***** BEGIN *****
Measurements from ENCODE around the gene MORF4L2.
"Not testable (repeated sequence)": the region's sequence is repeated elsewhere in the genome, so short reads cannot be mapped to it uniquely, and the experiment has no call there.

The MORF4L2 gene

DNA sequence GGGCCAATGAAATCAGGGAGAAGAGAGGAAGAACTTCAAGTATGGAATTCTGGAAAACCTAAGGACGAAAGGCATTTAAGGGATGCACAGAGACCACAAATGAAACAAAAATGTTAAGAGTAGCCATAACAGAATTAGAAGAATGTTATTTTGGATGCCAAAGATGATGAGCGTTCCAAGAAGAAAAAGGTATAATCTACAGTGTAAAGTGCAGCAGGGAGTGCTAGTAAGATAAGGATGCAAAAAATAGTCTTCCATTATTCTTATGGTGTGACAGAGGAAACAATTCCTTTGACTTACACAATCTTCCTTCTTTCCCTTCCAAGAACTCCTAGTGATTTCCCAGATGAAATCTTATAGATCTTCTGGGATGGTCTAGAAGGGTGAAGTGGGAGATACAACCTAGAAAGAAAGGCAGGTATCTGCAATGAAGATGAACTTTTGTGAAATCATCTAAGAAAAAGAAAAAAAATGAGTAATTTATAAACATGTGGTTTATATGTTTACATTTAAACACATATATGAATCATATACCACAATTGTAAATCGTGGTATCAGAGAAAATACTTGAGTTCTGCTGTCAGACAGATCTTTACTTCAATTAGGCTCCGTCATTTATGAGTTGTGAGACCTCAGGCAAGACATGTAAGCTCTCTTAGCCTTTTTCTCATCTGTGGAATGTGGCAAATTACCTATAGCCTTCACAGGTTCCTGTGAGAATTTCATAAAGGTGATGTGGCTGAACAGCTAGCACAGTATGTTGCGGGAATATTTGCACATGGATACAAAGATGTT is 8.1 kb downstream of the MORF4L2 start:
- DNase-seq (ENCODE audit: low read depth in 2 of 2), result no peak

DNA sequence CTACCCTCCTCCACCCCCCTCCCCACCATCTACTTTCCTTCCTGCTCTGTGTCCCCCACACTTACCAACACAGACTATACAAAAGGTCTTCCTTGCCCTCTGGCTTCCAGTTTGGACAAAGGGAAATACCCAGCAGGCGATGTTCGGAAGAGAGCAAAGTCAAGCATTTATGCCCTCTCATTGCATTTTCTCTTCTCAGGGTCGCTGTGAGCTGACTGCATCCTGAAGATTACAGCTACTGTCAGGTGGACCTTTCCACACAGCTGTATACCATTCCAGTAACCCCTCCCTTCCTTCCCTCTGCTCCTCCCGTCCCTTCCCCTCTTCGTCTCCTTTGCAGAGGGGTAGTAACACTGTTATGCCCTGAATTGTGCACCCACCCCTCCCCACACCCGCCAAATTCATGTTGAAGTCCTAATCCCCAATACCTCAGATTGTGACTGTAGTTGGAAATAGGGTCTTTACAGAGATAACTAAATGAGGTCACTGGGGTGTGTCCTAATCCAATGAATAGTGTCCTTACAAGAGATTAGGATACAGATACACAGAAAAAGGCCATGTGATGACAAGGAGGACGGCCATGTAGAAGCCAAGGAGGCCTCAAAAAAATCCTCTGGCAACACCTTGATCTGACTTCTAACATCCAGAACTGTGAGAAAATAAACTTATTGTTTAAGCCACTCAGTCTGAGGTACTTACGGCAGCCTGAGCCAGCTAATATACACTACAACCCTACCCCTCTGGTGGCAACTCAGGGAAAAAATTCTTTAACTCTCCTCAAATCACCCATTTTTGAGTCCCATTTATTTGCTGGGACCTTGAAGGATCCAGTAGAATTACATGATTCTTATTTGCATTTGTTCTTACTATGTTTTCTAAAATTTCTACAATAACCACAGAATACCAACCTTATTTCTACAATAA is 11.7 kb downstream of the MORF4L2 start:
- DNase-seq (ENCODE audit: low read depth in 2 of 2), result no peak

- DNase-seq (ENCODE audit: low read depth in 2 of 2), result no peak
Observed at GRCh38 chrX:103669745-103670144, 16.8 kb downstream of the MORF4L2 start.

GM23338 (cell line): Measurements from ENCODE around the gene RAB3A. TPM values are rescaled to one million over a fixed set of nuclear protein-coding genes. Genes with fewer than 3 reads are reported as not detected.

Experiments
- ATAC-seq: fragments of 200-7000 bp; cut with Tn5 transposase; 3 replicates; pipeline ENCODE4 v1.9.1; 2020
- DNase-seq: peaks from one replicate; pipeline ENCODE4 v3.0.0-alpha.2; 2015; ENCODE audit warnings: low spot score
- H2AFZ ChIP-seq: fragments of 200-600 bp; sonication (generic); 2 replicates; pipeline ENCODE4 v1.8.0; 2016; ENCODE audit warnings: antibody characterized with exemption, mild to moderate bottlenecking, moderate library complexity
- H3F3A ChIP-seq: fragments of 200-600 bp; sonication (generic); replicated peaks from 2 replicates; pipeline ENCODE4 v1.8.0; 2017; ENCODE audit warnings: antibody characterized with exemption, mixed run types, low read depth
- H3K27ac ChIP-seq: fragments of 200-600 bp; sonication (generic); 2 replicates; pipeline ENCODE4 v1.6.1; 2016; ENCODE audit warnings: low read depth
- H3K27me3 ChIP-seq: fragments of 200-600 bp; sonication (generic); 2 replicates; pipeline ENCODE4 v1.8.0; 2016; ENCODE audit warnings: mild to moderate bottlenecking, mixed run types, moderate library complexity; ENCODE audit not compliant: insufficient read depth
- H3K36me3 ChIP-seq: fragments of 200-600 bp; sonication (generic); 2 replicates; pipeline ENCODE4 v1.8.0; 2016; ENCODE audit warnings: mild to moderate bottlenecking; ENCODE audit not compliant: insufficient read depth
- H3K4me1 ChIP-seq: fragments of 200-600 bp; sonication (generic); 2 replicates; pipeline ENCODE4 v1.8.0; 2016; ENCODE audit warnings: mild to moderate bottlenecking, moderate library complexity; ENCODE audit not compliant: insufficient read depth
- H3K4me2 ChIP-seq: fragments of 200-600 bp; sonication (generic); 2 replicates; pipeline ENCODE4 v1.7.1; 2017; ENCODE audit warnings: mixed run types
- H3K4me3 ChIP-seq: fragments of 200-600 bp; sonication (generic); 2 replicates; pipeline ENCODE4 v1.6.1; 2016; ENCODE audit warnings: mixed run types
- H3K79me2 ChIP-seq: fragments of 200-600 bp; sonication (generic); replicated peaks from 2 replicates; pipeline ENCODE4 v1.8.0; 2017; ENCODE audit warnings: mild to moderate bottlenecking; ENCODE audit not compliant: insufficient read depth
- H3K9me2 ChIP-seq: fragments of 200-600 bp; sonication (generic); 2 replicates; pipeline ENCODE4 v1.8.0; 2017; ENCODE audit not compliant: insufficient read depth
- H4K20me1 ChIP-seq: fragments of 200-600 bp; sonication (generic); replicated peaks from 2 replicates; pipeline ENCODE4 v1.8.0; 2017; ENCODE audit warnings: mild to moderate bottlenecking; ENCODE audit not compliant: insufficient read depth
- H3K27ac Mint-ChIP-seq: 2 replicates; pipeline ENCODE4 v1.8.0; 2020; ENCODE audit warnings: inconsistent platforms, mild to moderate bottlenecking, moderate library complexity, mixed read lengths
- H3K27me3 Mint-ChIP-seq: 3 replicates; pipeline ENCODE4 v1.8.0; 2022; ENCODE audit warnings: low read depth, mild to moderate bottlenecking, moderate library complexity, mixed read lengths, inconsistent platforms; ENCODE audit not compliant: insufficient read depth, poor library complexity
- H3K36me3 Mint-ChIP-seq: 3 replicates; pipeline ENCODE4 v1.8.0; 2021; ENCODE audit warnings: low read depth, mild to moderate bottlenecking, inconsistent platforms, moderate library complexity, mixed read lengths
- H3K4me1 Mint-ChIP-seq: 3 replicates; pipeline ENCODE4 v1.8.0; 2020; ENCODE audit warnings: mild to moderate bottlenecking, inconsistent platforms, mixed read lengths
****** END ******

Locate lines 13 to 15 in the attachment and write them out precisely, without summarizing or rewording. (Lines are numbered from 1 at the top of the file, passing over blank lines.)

- DNase-seq: peaks from one replicate; pipeline ENCODE4 v3.0.0-alpha.2; 2015; ENCODE audit warnings: low spot score
- H2AFZ ChIP-seq: fragments of 200-600 bp; sonication (generic); 2 replicates; pipeline ENCODE4 v1.8.0; 2016; ENCODE audit warnings: antibody characterized with exemption, mild to moderate bottlenecking, moderate library complexity
- H3F3A ChIP-seq: fragments of 200-600 bp; sonication (generic); replicated peaks from 2 replicates; pipeline ENCODE4 v1.8.0; 2017; ENCODE audit warnings: antibody characterized with exemption, mixed run types, low read depth